The Unique History Behind Army Service Ribbons

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Written By Charlotte Miller

Everyone has seen them, but not many people know the unique history behind army service ribbons. Army service ribbons, also known as military thin ribbons, refer to the colorful ribbon bars worn on the uniforms of US armed forces personnel. They are given as a way to represent the various highlights and achievements of a given service member’s career. But how did this tradition start? What do the different colors represent and why are they placed in such a specific order? There is actually a lot more to the history and use of army service ribbons than might initially meet the eye.

What Exactly Do They Represent?

Military ribbons run the gamut in what they can represent. Essentially they are a way to display the awards and accolades received during a service member’s training, service, combat action, etc. There are awards for personal achievements, such as graduation ribbons, marksmanship, and good conduct. There are also ribbons specifically for events or actions that take place in times of crisis, like the extraordinary heroism, distinguished service, and Medal of Honor awards. Some are even more unique, including prisoner of war and overseas medals. 

Most ribbon bars are given in conjunction with a medal, which is hung with a ribbon of the same design as they represent the same achievement. The colors and patterns of these ribbons are selected and closely regulated by each branch of the armed forces. The sizes of the bands and the shades of the colors used in each ribbon are specified by the US government. There are also some awards that are given solely in the form of a thin ribbon (with no additional medal).

When Did We Start Using Them? 

Unsurprisingly, US military awards have been around since the founding of the United States of America. In fact, many of the founding fathers received the nation’s first medals, which at the time were about the size of a dinner plate and not meant to be worn. Some of these medals are still being minted for commemorative purposes and can be seen in various museums and military offices around the country. As for the military medals we think of today, they can be traced back to the US Civil War. The first formal medals were given out unofficially by commanders during the Civil War and originally had very few, if any, regulations.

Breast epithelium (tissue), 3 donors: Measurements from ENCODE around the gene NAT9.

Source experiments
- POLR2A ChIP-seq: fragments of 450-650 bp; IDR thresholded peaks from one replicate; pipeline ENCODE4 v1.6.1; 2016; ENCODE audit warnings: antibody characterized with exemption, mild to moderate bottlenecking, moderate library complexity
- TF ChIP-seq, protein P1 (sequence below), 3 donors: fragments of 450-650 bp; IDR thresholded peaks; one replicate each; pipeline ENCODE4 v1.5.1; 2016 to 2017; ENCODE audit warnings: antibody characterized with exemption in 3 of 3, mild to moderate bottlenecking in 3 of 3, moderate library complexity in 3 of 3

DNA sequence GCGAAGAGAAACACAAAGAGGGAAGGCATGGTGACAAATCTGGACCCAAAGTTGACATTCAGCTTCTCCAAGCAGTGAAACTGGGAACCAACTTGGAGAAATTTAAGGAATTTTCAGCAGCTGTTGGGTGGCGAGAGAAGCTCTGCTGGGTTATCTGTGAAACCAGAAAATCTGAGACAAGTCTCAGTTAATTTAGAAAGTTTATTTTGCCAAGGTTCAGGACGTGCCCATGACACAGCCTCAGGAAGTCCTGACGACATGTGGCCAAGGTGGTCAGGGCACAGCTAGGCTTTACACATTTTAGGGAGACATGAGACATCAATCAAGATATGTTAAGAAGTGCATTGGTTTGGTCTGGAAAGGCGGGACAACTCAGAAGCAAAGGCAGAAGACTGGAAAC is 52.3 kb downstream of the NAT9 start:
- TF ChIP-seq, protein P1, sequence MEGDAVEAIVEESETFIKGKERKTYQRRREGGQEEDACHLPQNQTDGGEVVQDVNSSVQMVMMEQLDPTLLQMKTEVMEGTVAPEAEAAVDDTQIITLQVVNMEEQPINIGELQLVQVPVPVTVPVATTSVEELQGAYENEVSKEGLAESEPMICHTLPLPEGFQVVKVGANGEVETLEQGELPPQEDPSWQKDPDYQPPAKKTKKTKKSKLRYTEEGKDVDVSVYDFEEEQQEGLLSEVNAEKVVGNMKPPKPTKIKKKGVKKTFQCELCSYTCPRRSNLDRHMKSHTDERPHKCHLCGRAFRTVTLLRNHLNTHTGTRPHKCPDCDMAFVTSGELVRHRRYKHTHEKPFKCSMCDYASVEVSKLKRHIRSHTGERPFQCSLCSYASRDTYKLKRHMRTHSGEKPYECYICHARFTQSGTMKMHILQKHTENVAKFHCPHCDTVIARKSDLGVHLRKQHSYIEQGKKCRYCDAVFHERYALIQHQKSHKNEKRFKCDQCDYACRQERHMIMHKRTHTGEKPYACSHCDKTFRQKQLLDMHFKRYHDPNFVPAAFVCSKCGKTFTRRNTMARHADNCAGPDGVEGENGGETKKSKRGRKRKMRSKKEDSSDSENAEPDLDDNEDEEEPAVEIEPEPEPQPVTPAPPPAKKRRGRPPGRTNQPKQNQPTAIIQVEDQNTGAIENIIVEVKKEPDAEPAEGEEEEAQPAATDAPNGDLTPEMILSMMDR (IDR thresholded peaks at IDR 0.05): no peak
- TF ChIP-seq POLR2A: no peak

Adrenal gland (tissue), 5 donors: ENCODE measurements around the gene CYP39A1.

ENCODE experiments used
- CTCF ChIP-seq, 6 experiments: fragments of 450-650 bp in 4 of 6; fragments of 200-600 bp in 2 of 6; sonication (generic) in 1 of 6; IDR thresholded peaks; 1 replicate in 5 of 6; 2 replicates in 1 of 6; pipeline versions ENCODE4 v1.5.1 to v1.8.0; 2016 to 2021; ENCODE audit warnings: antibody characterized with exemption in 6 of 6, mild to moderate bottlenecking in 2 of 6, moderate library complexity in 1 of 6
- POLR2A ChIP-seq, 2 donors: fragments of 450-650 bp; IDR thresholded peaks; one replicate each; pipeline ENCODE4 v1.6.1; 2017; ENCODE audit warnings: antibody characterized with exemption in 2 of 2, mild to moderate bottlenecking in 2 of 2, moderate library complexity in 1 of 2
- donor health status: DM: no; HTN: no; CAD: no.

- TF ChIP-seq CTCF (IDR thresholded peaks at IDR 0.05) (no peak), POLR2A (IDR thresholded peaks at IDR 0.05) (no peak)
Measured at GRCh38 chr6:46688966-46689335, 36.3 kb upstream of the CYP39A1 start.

What Changes Have They Undergone? 

Of course, as the times change, so do the needs of our armed forces personnel. Over time the awards that were created and bestowed became cumbersome, especially for the more aggressive style of warfare that came after the Civil War. During World War I, the thin ribbons were created as a way to symbolize an officer’s ranking and achievements without getting in the way as a collection of hanging medals often did. These were still able to be worn on the front of one’s uniform, but they were significantly more practical for active service members. From then on, the full medal awards were designated to be worn only during formal dress occasions or off-duty presentations and ceremonies. 

Another change that occurred over the course of many years was the number of regulations and standardizations. Due to the initial “unofficial” awardings, each branch began to standardize and oversee the designing, awarding, and displaying of their military awards differently. It is for this reason that even today each branch has its own set of formal rules and codes. However, there are some codes that supersede the individual branch conventions, such as the Order of Precedence, which dictates the ranking of the awards for display purposes.   

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How Should They Be Displayed? 

Like many aspects of the military, the display of military ribbons is closely regulated for uniformity and precision. These regulations apply to awards that are being worn (whether for active duty or ceremony) and those on display in shadow boxes or other display cases. The Order of Precedence must be followed as well as several other key features, such as number of ribbons in a row, number of devices on top of a given ribbon, etc. All of these regulations (and many more) are laid out by each branch in their individual handbooks. It is also of note that occasionally there are changes made to the ribbon codes, for example discontinued use or the addition and subsequent ranking of new awards.  

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There’s a surprising amount of history and meaning behind these colorful little bars. Someone well-versed in the various ribbons and their significance can tell a lot about an officer’s history, skills, and experience just by glancing at their uniform. So the next time you see a military ribbon, pay attention to the details because there’s a lot to learn.